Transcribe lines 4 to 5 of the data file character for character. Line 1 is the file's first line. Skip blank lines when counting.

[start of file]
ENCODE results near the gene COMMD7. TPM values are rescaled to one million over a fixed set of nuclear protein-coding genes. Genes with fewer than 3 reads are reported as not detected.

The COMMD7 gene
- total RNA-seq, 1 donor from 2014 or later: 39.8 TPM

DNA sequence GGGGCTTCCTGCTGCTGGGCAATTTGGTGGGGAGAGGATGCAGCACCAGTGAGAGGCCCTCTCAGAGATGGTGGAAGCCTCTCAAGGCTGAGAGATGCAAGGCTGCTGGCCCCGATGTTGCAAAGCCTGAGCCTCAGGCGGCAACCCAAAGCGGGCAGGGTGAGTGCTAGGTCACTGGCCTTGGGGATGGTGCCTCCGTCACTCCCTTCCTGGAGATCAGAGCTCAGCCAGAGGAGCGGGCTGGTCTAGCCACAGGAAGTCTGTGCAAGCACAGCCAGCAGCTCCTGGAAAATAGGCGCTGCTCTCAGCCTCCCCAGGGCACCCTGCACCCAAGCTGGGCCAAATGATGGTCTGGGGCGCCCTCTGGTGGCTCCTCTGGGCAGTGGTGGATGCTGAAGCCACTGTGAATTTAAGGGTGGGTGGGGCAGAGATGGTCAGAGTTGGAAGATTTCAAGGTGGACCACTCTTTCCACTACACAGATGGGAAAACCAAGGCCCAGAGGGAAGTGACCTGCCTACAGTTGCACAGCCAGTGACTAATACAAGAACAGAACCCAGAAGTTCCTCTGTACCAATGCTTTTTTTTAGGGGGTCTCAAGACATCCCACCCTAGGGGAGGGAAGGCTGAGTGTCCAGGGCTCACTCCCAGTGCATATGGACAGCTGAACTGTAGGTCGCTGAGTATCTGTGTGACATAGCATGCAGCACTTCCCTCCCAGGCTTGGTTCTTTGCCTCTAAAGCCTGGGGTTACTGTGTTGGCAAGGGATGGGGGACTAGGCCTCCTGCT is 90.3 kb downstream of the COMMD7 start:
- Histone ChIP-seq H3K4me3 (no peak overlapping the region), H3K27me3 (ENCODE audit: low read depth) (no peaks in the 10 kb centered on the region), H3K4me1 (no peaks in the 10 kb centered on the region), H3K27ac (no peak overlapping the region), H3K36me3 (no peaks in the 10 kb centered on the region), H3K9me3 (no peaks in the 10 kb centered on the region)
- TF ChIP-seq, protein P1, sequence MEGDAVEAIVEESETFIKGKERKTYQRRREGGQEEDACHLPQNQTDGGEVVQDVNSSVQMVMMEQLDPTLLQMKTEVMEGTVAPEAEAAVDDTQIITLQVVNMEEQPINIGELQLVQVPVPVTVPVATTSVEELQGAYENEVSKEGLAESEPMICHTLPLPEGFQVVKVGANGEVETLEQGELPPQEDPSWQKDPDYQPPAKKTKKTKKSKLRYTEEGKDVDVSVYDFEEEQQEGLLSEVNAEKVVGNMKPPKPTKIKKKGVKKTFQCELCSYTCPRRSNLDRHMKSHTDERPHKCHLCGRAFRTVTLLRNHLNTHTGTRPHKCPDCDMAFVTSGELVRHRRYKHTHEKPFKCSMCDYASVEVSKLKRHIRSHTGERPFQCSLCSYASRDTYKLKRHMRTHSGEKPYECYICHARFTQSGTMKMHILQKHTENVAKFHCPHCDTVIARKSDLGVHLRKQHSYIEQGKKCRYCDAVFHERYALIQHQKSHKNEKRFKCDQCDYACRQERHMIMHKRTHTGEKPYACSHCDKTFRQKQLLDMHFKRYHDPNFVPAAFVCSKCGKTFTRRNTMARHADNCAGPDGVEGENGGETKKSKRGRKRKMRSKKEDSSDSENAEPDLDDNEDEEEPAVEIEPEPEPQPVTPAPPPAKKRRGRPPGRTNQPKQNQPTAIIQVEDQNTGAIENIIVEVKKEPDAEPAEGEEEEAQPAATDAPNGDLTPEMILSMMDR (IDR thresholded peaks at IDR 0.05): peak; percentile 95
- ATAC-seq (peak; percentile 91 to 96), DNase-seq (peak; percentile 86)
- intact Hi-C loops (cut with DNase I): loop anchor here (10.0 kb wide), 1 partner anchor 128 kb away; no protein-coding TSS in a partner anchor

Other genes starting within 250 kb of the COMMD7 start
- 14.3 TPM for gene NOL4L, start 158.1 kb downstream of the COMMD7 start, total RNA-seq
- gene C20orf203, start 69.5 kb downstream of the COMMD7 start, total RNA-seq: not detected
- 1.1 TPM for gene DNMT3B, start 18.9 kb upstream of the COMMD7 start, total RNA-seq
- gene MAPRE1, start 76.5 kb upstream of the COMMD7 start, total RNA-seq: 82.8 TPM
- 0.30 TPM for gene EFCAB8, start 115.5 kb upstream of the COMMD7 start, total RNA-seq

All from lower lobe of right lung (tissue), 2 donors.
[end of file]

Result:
DNA sequence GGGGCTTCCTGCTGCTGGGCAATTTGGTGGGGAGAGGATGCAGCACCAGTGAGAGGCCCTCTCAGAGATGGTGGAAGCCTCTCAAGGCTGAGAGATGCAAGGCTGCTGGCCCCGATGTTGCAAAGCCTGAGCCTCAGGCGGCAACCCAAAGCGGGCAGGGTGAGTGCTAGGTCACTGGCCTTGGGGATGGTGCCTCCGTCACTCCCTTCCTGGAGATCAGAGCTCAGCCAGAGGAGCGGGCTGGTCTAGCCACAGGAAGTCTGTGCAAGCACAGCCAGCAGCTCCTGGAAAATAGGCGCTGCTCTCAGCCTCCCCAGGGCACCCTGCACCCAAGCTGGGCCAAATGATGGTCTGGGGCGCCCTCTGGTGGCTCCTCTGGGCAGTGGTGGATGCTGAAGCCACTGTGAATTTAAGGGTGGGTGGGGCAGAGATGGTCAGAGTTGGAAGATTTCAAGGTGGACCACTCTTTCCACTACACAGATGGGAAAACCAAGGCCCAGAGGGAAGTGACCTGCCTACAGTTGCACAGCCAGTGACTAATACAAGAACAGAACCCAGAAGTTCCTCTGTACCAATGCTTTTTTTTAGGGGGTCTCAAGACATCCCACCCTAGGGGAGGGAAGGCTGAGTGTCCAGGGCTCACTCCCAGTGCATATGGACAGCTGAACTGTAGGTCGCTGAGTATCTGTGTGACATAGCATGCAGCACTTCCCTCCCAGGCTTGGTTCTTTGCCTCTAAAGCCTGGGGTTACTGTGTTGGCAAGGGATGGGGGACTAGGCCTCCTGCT is 90.3 kb downstream of the COMMD7 start:
- Histone ChIP-seq H3K4me3 (no peak overlapping the region), H3K27me3 (ENCODE audit: low read depth) (no peaks in the 10 kb centered on the region), H3K4me1 (no peaks in the 10 kb centered on the region), H3K27ac (no peak overlapping the region), H3K36me3 (no peaks in the 10 kb centered on the region), H3K9me3 (no peaks in the 10 kb centered on the region)